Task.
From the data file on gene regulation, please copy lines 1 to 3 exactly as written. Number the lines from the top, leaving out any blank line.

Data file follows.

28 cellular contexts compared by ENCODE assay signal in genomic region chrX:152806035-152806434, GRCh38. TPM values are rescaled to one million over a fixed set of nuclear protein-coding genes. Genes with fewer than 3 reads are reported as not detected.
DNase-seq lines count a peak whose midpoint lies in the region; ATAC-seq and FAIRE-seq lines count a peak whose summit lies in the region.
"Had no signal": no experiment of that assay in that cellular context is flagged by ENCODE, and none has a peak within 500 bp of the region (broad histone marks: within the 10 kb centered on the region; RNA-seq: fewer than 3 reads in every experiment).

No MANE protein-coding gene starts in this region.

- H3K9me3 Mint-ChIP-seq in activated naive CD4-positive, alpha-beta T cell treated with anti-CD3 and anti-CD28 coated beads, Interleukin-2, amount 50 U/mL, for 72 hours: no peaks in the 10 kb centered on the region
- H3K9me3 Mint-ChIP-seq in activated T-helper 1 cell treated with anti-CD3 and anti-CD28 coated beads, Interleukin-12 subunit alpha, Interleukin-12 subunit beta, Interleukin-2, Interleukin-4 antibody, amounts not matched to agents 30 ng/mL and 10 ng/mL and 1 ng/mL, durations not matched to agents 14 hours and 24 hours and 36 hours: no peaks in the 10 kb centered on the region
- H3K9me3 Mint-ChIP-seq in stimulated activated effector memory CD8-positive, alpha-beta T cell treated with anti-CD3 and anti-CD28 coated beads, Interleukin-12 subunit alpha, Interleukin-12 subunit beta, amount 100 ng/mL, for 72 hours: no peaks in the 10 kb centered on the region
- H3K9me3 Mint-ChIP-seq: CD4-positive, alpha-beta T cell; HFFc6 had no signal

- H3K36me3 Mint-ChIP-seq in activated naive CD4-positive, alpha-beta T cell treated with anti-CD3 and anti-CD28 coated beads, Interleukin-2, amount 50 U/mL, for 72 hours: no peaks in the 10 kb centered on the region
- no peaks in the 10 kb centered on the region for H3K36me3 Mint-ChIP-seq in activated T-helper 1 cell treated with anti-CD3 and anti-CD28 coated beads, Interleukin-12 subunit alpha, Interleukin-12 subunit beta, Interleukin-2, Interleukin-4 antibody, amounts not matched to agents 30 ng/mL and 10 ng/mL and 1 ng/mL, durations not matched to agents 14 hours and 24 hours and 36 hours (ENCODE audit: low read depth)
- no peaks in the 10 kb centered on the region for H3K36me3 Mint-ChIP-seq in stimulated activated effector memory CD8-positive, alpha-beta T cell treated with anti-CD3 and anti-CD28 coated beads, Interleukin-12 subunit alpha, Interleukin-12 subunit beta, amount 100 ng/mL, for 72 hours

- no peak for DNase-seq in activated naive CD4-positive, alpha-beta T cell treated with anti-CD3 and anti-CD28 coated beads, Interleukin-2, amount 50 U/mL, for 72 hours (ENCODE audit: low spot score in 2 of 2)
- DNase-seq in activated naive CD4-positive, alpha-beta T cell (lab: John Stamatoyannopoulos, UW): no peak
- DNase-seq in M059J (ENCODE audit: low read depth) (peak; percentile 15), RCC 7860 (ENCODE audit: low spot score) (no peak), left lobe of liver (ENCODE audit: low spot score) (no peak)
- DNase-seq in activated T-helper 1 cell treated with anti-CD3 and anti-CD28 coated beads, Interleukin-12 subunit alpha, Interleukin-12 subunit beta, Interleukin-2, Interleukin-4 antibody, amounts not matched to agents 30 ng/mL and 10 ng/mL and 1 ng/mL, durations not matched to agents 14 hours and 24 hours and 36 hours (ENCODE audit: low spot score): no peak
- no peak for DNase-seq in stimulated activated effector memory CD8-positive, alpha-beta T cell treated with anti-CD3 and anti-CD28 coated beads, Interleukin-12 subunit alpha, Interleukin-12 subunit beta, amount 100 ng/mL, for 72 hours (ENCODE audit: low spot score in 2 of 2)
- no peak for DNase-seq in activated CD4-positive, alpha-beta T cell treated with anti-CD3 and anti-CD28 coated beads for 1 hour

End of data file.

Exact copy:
28 cellular contexts compared by ENCODE assay signal in genomic region chrX:152806035-152806434, GRCh38. TPM values are rescaled to one million over a fixed set of nuclear protein-coding genes. Genes with fewer than 3 reads are reported as not detected.
DNase-seq lines count a peak whose midpoint lies in the region; ATAC-seq and FAIRE-seq lines count a peak whose summit lies in the region.
"Had no signal": no experiment of that assay in that cellular context is flagged by ENCODE, and none has a peak within 500 bp of the region (broad histone marks: within the 10 kb centered on the region; RNA-seq: fewer than 3 reads in every experiment).